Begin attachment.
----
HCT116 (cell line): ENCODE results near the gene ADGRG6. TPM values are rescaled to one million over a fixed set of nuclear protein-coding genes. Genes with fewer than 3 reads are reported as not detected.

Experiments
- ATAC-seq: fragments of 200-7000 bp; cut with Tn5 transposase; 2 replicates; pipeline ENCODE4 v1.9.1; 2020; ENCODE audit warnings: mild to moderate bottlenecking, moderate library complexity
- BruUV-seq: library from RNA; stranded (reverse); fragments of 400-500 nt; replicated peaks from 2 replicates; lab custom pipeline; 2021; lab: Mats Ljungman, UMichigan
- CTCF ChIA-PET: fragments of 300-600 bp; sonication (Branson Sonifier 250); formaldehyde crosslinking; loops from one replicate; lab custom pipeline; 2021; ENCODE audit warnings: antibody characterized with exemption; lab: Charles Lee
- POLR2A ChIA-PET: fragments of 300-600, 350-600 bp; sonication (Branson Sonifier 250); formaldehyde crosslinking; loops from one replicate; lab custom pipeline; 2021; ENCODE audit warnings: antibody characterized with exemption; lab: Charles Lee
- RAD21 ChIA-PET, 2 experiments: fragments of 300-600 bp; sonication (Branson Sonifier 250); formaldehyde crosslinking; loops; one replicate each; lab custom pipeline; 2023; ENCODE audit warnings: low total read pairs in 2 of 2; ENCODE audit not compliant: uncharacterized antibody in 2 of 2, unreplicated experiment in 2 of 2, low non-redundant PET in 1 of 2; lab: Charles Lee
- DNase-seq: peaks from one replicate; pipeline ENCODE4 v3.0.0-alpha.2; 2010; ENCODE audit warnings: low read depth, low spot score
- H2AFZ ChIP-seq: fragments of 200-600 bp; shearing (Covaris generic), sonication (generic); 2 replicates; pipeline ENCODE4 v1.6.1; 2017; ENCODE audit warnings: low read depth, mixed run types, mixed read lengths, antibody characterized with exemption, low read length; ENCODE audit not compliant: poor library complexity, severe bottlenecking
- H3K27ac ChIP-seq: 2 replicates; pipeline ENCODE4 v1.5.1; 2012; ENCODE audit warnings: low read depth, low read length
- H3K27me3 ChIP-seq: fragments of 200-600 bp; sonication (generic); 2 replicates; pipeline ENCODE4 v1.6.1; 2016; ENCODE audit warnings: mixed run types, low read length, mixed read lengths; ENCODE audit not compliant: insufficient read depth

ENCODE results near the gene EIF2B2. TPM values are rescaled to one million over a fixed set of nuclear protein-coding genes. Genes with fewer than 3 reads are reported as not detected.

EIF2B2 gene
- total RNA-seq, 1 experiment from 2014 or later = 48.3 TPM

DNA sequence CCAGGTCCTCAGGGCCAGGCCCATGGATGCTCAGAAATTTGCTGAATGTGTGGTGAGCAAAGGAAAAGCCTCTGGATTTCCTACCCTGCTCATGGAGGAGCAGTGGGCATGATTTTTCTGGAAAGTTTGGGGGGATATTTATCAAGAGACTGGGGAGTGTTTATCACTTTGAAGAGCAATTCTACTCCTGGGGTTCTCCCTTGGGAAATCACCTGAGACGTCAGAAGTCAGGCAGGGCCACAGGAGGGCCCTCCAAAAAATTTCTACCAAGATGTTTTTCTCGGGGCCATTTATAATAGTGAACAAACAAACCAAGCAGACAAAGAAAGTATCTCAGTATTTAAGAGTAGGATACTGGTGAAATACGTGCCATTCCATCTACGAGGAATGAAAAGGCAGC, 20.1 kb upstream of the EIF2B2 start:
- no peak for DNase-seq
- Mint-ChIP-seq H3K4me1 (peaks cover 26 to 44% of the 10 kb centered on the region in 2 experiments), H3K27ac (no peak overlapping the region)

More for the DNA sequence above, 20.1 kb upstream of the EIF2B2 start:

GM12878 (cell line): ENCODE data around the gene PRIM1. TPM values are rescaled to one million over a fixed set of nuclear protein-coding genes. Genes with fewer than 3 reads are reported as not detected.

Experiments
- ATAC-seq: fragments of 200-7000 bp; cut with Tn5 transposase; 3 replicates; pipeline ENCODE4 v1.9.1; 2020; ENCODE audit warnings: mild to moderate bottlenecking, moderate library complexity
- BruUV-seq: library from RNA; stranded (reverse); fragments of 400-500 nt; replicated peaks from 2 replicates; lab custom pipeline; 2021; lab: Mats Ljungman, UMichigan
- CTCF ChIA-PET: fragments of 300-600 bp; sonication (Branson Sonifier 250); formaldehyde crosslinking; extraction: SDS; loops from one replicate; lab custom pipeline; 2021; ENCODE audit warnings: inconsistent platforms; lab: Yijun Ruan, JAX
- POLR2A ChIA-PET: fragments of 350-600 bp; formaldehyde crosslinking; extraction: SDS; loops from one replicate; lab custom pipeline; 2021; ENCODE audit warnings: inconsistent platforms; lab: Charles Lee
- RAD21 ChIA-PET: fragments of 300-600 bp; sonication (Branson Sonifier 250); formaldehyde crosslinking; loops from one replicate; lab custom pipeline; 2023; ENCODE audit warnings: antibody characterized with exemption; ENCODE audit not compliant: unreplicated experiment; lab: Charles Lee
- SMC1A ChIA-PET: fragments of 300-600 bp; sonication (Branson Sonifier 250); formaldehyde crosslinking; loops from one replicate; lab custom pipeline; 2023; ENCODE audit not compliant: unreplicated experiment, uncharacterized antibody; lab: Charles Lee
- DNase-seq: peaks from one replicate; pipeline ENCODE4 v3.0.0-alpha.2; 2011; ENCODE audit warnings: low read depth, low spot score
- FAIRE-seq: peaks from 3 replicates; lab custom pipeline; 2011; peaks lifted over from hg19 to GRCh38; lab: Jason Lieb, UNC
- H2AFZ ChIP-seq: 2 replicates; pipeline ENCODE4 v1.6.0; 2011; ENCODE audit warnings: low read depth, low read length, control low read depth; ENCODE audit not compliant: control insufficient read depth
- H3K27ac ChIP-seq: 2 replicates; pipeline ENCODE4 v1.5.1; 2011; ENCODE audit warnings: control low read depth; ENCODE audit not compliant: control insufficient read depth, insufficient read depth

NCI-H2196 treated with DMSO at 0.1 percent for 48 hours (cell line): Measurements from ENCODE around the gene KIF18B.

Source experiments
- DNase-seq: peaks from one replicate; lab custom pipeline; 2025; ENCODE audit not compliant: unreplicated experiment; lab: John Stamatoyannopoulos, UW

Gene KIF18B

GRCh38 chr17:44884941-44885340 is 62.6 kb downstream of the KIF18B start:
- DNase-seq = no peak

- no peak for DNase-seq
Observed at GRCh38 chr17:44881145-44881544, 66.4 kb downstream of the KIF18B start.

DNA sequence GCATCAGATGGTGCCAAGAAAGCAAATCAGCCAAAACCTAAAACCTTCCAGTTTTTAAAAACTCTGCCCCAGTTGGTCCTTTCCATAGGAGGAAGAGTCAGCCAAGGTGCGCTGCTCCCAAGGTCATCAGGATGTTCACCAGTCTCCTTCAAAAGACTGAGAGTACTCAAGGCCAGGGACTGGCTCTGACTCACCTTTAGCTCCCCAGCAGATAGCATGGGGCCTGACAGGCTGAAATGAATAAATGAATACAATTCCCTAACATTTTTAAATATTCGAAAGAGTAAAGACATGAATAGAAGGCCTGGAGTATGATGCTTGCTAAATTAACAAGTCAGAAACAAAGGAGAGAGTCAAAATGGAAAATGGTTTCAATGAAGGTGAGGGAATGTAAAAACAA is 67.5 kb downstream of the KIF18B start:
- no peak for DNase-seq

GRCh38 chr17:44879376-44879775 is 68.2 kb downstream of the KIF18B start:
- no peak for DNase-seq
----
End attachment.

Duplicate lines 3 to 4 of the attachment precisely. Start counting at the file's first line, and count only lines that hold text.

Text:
- ATAC-seq: fragments of 200-7000 bp; cut with Tn5 transposase; 2 replicates; pipeline ENCODE4 v1.9.1; 2020; ENCODE audit warnings: mild to moderate bottlenecking, moderate library complexity
- BruUV-seq: library from RNA; stranded (reverse); fragments of 400-500 nt; replicated peaks from 2 replicates; lab custom pipeline; 2021; lab: Mats Ljungman, UMichigan